Wednesday, December 5, 2007
The Greenwood Club Cavalry
This fine gentleman was William Henry Cox, my great-grandfather and a member of a little known company of cadets at the academy at Greenwood, Florida, during the final years of the War Between the States.
The cadets originally were students at the academy, but as the possibility of raids into the interior of Northwest Florida increased in late 1863 and early 1864, their teacher - Henry J. Robinson - began providing them with military training. By the spring of 1864, the school boys took on the identity of the Greenwood Club Cavalry.
They fought at the Battle of Marianna on September 27, 1864, as part of Colonel A.B. Montgomery's cavalry forces. Arrayed on the edge of town in a line of battle, they drove back the first Union advance but were themselves pushed back during the second Federal charge.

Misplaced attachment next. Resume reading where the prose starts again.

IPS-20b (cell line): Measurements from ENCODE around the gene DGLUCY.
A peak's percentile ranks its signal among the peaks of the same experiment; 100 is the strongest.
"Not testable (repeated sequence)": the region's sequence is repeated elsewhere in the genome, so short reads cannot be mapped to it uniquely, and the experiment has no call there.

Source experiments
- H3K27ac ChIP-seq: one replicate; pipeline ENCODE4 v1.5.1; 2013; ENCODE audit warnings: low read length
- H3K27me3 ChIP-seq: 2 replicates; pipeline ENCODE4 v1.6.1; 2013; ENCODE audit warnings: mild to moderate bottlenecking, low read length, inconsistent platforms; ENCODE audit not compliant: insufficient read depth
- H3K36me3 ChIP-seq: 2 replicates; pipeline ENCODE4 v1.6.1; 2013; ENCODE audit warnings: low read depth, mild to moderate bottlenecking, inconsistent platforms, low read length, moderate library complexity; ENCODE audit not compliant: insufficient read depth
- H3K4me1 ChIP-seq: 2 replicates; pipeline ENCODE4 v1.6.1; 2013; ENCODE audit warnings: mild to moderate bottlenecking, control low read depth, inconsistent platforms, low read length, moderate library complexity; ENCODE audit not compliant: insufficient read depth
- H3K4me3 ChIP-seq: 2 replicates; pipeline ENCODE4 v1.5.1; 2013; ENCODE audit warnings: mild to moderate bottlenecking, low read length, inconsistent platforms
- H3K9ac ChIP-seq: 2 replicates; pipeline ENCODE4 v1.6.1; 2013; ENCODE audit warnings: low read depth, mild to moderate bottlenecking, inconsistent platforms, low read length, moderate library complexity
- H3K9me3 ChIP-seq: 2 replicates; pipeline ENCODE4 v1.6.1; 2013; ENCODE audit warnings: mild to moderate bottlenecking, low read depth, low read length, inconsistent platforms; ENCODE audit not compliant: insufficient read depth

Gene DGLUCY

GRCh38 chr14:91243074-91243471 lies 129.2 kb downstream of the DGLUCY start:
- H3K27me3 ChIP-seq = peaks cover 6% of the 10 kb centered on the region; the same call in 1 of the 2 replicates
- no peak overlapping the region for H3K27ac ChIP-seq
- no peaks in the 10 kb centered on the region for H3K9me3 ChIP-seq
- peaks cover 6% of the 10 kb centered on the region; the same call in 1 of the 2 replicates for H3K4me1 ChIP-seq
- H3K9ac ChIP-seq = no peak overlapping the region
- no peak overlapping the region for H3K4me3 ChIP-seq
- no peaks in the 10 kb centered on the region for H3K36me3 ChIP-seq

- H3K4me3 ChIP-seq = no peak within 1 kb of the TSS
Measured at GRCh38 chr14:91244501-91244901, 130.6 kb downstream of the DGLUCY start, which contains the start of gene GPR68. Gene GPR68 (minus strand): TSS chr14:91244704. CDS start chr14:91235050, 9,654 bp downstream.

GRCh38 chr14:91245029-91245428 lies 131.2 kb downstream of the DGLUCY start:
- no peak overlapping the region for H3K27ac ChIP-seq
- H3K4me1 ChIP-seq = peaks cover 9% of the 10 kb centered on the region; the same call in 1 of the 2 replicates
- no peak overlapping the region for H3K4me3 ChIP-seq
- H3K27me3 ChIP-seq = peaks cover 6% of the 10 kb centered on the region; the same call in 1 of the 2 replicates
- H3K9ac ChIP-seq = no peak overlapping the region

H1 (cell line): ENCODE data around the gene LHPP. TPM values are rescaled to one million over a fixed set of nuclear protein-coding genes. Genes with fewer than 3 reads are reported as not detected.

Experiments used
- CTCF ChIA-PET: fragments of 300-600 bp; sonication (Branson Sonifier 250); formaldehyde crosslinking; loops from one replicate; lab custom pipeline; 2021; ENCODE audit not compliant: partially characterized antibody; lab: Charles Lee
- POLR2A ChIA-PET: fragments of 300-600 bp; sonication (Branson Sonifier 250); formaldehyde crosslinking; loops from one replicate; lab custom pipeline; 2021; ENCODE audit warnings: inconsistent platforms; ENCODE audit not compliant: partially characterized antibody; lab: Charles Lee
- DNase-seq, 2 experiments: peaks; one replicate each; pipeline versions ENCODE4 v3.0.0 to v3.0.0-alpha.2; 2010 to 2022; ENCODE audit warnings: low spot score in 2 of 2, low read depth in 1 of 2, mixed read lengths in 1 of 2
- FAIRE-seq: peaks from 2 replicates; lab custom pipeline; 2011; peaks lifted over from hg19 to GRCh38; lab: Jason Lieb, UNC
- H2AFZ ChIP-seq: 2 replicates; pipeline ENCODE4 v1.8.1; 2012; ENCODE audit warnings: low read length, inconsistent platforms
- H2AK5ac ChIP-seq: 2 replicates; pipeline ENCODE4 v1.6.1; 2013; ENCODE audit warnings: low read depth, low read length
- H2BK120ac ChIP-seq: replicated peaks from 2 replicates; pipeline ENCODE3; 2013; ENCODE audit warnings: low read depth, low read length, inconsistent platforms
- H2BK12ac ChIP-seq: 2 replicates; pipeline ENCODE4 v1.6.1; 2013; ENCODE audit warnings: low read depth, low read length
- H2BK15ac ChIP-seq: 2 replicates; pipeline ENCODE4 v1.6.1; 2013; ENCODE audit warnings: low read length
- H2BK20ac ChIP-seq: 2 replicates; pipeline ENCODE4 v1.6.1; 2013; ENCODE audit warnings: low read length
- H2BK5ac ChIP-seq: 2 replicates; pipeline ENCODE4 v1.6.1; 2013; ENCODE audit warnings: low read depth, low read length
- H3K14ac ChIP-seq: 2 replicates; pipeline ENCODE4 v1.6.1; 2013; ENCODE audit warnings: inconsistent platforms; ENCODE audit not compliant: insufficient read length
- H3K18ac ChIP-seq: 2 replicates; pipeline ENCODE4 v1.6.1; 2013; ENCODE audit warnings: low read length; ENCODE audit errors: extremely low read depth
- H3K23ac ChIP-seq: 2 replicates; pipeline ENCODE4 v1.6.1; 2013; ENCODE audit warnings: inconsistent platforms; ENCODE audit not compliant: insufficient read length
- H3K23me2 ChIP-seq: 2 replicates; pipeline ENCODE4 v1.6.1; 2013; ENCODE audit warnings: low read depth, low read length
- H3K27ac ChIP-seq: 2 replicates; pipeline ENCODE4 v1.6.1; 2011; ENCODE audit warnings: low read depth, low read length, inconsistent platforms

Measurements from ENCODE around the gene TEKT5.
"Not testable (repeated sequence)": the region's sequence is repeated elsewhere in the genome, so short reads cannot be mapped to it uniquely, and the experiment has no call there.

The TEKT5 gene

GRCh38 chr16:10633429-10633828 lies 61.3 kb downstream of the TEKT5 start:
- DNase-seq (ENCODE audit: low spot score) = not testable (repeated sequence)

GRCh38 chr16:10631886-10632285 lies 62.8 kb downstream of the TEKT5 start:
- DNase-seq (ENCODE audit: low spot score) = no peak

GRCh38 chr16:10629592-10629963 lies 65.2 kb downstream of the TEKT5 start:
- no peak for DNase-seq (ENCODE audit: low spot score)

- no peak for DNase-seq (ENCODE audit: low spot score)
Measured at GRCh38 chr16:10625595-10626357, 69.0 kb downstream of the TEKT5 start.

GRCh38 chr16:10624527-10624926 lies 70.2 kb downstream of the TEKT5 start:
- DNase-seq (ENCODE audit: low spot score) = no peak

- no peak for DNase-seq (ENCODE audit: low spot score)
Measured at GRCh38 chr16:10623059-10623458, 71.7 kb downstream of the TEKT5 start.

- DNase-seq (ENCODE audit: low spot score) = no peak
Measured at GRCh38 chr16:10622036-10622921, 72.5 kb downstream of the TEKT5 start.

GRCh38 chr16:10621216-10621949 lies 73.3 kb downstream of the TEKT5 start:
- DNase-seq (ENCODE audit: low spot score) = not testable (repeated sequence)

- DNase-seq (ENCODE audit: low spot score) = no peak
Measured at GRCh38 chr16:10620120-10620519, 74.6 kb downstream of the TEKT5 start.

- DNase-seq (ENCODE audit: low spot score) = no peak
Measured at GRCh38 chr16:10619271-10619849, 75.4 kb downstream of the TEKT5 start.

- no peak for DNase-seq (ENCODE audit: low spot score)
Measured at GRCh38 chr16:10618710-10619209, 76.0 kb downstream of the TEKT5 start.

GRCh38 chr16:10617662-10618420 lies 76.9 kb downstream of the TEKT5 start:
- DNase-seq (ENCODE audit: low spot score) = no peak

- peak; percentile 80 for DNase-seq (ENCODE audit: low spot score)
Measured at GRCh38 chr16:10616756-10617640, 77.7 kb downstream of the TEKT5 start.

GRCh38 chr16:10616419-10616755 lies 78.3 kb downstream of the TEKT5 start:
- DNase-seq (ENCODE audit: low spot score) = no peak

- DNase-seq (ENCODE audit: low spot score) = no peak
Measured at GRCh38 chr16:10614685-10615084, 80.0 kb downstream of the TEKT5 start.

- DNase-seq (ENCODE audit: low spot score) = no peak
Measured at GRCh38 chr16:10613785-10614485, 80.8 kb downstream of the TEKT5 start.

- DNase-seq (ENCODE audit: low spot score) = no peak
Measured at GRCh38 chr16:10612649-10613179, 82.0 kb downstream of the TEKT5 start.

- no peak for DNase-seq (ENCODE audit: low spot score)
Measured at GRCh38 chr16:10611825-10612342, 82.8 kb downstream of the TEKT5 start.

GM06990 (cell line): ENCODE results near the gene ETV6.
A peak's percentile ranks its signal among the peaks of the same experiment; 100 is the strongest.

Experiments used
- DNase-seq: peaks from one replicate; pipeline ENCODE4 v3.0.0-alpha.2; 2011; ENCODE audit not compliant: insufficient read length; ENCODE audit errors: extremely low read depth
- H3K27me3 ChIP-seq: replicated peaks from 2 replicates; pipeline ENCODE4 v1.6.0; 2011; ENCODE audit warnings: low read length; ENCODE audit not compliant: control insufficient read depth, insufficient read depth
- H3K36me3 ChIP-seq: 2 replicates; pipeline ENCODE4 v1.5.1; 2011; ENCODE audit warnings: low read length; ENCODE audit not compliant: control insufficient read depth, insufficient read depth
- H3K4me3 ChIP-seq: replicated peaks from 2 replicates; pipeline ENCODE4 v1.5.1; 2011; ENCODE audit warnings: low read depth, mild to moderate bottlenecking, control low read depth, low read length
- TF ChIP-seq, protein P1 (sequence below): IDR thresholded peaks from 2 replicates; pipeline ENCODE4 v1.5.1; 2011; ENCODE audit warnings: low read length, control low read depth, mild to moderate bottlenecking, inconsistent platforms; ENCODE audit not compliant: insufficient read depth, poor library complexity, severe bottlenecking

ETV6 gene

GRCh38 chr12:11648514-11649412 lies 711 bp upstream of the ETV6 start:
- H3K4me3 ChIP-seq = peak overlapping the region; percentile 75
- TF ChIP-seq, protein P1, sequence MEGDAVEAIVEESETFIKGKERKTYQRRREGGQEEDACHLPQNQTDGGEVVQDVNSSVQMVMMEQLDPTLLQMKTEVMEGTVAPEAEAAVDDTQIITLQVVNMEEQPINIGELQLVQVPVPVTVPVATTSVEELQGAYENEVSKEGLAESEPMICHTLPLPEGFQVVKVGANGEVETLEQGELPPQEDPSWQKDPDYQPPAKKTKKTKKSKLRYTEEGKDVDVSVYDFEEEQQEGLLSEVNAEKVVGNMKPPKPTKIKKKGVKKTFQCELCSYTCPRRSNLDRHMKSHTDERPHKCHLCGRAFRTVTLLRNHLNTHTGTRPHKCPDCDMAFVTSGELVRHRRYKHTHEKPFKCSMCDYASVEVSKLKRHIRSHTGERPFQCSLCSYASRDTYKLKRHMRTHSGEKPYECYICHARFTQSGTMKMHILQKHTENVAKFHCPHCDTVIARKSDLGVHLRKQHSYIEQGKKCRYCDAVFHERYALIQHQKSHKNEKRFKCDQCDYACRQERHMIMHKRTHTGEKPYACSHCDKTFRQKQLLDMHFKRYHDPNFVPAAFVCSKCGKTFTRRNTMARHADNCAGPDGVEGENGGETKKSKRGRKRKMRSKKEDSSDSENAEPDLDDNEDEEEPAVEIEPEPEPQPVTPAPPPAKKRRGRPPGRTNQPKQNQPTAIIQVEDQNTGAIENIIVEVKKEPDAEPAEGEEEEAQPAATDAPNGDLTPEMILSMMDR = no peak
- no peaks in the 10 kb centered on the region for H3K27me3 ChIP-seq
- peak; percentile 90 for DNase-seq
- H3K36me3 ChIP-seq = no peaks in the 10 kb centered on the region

One member later rememebered how he escaped the overwhelming Union attack by riding his horse through the "dogtrot" or breezeway of a house. Others made it across the Chipola River and were involved in the fighting there as they held back the Federals until they could take up the flooring of the bridge.
William Henry Cox survived the battle and served with his unit until the end of the war. He lived out the rest of his life in eastern Jackson County and was known throughout the Parramore area for the annual Fourth of July picnics he hosted at his home. Most of the members of the Greenwood Club Cavalry never applied for state pensions offered to Confederate veterans. He was among those who did not take advantage of the opportunity to do so.